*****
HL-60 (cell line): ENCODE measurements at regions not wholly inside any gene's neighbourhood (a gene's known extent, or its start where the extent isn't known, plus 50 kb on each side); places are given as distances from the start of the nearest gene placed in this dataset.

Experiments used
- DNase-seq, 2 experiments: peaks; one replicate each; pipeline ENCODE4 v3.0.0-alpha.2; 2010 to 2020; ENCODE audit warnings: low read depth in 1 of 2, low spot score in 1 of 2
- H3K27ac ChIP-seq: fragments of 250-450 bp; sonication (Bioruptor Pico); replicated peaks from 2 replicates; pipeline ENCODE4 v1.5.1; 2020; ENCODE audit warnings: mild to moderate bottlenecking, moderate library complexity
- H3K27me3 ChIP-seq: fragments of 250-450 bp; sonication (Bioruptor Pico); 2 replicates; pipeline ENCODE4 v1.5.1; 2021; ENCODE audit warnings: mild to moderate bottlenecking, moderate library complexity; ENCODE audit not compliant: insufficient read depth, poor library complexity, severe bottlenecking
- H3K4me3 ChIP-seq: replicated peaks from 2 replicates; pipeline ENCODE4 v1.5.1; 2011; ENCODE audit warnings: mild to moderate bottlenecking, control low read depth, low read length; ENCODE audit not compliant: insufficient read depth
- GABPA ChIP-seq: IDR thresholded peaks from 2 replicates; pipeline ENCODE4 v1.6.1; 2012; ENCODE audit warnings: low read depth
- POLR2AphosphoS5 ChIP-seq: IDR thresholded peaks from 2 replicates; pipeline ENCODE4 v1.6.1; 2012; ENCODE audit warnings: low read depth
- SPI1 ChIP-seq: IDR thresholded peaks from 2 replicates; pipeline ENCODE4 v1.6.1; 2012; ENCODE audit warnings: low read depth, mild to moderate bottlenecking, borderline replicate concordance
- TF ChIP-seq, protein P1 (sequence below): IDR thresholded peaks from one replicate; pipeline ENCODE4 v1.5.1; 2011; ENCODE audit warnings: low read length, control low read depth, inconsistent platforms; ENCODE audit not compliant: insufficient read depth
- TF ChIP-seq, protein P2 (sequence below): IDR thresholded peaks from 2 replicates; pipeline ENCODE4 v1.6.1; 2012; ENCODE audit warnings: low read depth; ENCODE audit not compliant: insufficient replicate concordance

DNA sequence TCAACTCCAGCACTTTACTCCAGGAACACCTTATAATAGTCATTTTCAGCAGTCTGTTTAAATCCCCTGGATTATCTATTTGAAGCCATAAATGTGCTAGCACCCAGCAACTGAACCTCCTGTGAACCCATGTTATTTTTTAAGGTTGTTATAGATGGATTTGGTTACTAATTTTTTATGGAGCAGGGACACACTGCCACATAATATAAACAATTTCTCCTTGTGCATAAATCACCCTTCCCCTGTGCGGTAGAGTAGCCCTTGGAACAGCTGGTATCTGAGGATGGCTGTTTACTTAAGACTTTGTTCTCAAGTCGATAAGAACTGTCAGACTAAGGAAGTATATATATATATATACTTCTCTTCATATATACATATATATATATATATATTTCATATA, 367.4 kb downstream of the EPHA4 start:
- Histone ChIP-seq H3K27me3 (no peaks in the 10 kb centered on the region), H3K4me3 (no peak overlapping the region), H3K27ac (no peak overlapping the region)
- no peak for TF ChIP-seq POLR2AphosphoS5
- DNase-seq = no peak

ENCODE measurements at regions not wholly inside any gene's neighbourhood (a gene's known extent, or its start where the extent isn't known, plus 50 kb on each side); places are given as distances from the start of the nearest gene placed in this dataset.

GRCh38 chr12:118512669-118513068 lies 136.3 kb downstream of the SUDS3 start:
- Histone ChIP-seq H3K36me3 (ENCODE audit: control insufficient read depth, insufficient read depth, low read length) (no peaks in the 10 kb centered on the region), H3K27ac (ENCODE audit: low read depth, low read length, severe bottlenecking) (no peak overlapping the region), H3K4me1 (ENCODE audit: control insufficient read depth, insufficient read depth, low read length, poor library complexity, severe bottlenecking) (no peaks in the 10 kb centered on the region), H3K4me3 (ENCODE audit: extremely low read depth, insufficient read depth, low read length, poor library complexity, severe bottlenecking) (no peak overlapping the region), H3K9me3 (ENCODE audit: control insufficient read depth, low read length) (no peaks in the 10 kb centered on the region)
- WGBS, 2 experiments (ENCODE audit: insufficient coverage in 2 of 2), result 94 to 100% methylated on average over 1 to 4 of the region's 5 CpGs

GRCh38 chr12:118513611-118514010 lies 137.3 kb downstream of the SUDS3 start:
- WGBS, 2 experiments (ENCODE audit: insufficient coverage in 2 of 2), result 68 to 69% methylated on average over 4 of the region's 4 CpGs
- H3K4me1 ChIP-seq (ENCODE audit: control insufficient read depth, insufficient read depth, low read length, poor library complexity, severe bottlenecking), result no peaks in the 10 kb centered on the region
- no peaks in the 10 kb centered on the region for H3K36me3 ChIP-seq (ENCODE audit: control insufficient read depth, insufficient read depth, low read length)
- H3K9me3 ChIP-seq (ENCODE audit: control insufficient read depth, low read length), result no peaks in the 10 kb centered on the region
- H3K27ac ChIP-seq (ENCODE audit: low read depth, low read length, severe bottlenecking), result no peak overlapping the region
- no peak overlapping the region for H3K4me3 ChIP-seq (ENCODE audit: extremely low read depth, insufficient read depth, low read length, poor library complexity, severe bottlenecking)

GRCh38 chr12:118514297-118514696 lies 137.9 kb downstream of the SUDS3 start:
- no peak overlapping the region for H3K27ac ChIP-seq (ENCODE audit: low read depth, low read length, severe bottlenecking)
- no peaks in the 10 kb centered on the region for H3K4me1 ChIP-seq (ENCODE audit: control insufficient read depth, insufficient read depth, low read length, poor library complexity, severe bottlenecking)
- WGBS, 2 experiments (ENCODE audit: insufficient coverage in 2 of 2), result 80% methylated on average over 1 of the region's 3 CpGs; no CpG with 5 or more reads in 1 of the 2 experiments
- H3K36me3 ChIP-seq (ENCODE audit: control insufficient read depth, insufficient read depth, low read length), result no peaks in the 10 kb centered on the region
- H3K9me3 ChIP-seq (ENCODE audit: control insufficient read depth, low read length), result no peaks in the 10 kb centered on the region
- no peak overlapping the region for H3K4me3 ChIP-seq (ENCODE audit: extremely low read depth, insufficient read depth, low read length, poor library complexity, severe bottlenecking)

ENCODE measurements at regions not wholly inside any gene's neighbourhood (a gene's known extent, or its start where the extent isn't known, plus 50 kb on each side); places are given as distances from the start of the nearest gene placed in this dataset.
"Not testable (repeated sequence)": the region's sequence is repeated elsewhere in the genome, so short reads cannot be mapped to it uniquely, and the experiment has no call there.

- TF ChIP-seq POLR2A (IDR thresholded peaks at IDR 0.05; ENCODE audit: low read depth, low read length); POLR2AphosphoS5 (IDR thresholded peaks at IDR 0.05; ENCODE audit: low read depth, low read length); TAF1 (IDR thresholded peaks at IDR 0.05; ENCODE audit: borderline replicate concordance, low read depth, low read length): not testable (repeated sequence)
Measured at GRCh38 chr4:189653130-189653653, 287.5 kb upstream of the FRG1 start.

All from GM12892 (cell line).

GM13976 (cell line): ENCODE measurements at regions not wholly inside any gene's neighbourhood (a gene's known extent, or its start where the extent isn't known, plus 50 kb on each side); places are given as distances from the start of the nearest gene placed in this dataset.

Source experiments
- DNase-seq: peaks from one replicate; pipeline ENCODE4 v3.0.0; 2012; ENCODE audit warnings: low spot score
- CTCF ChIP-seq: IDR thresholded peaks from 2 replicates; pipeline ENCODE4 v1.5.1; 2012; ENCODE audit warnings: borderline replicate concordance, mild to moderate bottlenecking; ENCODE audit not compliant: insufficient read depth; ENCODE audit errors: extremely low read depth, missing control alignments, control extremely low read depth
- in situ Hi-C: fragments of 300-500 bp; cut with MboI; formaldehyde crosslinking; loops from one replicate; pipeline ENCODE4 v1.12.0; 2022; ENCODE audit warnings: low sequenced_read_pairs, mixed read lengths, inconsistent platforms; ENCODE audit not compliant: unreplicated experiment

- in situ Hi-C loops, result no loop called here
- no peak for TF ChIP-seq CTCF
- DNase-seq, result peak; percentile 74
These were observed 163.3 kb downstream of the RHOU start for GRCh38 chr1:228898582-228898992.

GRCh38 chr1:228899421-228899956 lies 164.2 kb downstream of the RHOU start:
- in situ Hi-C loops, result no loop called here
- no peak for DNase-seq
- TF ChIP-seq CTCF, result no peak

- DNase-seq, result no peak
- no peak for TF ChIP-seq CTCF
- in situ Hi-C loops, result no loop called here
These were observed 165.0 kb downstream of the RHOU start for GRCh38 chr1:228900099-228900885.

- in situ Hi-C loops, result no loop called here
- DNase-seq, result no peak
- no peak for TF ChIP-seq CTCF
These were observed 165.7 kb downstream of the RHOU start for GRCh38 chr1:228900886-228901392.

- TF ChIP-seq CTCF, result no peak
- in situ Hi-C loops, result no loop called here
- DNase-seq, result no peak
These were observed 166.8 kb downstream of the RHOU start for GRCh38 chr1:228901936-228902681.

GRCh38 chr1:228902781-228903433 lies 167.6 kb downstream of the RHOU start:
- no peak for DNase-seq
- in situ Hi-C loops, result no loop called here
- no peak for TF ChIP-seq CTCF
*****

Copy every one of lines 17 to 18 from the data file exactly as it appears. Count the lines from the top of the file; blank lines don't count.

GRCh38 chr12:118512669-118513068 lies 136.3 kb downstream of the SUDS3 start:
- Histone ChIP-seq H3K36me3 (ENCODE audit: control insufficient read depth, insufficient read depth, low read length) (no peaks in the 10 kb centered on the region), H3K27ac (ENCODE audit: low read depth, low read length, severe bottlenecking) (no peak overlapping the region), H3K4me1 (ENCODE audit: control insufficient read depth, insufficient read depth, low read length, poor library complexity, severe bottlenecking) (no peaks in the 10 kb centered on the region), H3K4me3 (ENCODE audit: extremely low read depth, insufficient read depth, low read length, poor library complexity, severe bottlenecking) (no peak overlapping the region), H3K9me3 (ENCODE audit: control insufficient read depth, low read length) (no peaks in the 10 kb centered on the region)